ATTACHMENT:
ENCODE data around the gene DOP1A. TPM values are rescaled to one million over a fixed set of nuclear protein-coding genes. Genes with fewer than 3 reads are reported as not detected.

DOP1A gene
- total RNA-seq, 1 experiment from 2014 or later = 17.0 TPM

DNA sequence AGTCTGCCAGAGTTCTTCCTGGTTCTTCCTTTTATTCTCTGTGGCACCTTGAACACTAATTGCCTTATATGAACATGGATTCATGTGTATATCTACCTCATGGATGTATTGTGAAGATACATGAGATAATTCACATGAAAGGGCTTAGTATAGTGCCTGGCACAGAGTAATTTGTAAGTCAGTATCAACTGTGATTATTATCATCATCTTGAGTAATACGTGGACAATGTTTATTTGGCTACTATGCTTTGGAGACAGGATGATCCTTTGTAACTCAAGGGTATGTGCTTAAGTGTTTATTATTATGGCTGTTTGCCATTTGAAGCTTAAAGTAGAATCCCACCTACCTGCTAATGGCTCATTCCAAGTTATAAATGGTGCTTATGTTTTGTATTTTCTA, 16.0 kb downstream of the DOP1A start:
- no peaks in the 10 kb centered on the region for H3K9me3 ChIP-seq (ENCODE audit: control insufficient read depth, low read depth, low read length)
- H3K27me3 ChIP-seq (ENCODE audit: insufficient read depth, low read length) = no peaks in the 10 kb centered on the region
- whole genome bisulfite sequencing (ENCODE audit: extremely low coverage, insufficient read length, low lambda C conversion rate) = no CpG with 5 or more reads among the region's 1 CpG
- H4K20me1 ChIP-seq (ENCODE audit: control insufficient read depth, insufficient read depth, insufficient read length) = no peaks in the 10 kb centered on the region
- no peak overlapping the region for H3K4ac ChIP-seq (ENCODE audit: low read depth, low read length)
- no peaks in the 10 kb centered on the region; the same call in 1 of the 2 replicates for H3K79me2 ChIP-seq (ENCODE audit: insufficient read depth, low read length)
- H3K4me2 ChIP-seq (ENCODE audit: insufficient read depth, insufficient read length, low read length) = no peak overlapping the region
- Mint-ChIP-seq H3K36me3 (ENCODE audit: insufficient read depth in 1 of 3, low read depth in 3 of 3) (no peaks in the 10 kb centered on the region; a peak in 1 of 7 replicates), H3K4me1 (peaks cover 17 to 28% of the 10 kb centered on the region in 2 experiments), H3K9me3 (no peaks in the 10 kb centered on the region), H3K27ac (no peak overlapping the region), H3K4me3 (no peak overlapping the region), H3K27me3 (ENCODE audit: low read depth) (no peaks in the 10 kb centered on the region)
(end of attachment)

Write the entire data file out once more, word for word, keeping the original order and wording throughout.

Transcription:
ENCODE data around the gene DOP1A. TPM values are rescaled to one million over a fixed set of nuclear protein-coding genes. Genes with fewer than 3 reads are reported as not detected.

DOP1A gene
- total RNA-seq, 1 experiment from 2014 or later = 17.0 TPM

DNA sequence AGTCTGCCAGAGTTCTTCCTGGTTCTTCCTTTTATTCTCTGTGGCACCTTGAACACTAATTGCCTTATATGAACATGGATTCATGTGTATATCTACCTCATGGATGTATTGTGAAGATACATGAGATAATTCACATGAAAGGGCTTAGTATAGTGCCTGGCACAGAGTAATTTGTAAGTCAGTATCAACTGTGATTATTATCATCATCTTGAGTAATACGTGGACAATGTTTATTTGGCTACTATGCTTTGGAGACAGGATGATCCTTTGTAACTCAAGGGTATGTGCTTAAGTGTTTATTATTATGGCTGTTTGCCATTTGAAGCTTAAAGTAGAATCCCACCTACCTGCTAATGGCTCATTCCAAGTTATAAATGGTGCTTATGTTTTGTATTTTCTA, 16.0 kb downstream of the DOP1A start:
- no peaks in the 10 kb centered on the region for H3K9me3 ChIP-seq (ENCODE audit: control insufficient read depth, low read depth, low read length)
- H3K27me3 ChIP-seq (ENCODE audit: insufficient read depth, low read length) = no peaks in the 10 kb centered on the region
- whole genome bisulfite sequencing (ENCODE audit: extremely low coverage, insufficient read length, low lambda C conversion rate) = no CpG with 5 or more reads among the region's 1 CpG
- H4K20me1 ChIP-seq (ENCODE audit: control insufficient read depth, insufficient read depth, insufficient read length) = no peaks in the 10 kb centered on the region
- no peak overlapping the region for H3K4ac ChIP-seq (ENCODE audit: low read depth, low read length)
- no peaks in the 10 kb centered on the region; the same call in 1 of the 2 replicates for H3K79me2 ChIP-seq (ENCODE audit: insufficient read depth, low read length)
- H3K4me2 ChIP-seq (ENCODE audit: insufficient read depth, insufficient read length, low read length) = no peak overlapping the region
- Mint-ChIP-seq H3K36me3 (ENCODE audit: insufficient read depth in 1 of 3, low read depth in 3 of 3) (no peaks in the 10 kb centered on the region; a peak in 1 of 7 replicates), H3K4me1 (peaks cover 17 to 28% of the 10 kb centered on the region in 2 experiments), H3K9me3 (no peaks in the 10 kb centered on the region), H3K27ac (no peak overlapping the region), H3K4me3 (no peak overlapping the region), H3K27me3 (ENCODE audit: low read depth) (no peaks in the 10 kb centered on the region)